Sharing knowledge is the basis of every business. Companies typically do this by recording everything that happens in a CRM (customer relationship management) system. Still, it’s not easy to make sense of all those notes and updates later on.
That’s where a graph database comes in – it makes an abstract concept practical by removing the clutter and the noise of regular data.
Example Use Case
It’s difficult to understand the “examples use case” concept without a specific example, so here’s one: Let’s say your company makes cars, and is constantly trying to improve its product.
You might decide that having an up-to-date list of all your parts with their attributes is the first step towards that goal. But then, what happens when you want to update or change that model?
You might spend hours or even days updating every piece of information about each of those parts in several different systems (e.g., here’s where they are on the production line; here’s who is responsible for them; here’s how much they cost; etc.)
Instead, you could use a graph database that continuously realizes the relationships between these objects and updates them automatically. Adding a new part would immediately be connected to everything else in the system because it is already linked to its predecessor or successor through a relationship.
This also means that if you change anything about a part, the graph database would automatically propagate those changes to other related parts and other systems. Hence, it is easy for everyone in your company to access and update the data because it’s always available and up-to-date, thanks to these relationships.
As we can see from this example, databases that use graph structures can help you solve a wide range of problems that traditional relational databases cannot.
In the following sections, we’ll go over some common questions about graphs and how you can use them to improve your product lifecycle management.
Question 1: What are Graph Databases?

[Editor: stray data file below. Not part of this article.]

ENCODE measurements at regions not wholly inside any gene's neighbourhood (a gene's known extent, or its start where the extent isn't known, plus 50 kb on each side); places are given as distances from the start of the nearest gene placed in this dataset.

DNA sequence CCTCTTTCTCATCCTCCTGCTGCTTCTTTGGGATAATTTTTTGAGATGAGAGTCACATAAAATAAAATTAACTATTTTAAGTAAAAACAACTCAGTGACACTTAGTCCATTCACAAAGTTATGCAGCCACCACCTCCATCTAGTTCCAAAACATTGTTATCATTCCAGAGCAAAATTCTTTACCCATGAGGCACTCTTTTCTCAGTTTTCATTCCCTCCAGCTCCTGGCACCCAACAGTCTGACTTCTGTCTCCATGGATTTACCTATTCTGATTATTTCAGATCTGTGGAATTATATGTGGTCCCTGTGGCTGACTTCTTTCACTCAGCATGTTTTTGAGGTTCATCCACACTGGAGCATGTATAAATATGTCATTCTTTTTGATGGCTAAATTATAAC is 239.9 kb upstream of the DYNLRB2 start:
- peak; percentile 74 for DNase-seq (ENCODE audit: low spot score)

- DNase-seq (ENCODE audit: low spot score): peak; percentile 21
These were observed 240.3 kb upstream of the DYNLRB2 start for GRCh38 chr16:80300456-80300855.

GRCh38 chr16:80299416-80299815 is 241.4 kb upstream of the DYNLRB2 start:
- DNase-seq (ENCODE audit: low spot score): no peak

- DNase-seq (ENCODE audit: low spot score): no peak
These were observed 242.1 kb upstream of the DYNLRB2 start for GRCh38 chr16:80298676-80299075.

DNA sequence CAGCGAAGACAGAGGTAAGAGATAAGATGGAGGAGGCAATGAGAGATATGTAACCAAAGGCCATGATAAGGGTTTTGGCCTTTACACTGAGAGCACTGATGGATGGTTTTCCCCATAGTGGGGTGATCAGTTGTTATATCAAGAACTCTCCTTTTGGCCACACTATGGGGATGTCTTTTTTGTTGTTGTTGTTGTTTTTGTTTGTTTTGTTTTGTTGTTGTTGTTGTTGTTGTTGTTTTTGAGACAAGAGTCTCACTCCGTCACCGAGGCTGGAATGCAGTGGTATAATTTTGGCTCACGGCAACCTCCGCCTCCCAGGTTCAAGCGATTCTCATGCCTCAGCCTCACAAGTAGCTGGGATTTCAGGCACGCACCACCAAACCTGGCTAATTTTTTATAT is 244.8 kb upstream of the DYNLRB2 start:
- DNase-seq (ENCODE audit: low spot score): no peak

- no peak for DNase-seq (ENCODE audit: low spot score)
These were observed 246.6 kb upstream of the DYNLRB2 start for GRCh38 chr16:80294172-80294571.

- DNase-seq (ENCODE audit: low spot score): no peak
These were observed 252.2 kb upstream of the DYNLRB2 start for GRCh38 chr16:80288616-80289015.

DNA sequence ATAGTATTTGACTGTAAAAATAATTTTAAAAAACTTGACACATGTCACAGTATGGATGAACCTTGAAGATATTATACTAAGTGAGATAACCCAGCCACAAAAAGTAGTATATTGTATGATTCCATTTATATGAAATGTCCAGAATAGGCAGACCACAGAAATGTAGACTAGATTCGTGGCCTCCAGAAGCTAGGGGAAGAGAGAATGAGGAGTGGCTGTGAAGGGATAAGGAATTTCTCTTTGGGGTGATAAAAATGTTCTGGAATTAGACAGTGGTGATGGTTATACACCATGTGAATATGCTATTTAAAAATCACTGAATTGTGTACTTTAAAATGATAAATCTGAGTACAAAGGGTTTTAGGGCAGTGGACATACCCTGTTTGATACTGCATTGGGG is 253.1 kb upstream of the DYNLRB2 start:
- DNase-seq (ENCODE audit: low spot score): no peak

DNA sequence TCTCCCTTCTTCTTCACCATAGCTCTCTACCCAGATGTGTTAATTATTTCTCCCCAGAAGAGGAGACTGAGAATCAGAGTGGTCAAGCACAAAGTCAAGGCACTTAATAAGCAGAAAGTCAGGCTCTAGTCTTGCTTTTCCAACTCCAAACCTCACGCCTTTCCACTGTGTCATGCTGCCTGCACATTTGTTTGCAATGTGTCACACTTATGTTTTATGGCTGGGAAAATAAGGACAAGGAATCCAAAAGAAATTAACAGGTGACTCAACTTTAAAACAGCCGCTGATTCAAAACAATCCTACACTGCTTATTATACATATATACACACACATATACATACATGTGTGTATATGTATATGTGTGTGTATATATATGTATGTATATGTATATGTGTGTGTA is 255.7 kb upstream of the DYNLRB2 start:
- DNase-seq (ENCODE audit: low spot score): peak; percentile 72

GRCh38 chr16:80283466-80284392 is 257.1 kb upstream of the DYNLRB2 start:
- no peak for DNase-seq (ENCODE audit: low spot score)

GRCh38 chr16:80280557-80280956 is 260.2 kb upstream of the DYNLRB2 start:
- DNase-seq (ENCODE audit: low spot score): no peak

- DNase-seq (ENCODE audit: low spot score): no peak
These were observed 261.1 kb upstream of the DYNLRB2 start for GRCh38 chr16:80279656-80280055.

Graph databases allow you to model, store, and query data that follows the relationships between objects. They work best for highly connected data that often changes, like customer profiles or product information.
You can use a graph database to model a wide range of information in your company. For example, you can use them to track an IT equipment’s replacement cycle by modeling the product life cycle as a graph.
In this case, each node is equipment or part with properties including its start and end dates and the ones linked to through relationships.
Each edge represents an interval of time, so the graph allows you to search for all nodes in a certain period. For example, if you want to determine how long equipment has been used, you can traverse the graph from node to node until the end date appears.
Question 2: Why Use Graphs in Product Lifecycle Management?
Graph databases are best for modeling highly interconnected data that changes often. Because they were designed to handle complex relationships, they provide fast querying capabilities for this type of information.
You can use graphs in product lifecycle management systems to represent complex interrelationships between objects in your company’s database. For example, you could create a graph with all the parts of an IT product as nodes and their relationships as edges.
Each time you change your production system, it will propagate through the graph because every node is visible to everyone who manages it.
You can then use queries across multiple systems to determine how changes in one place affect other objects in your company. Graphs also provide a simple and efficient way of dealing with the complex relationships between objects stored in your system.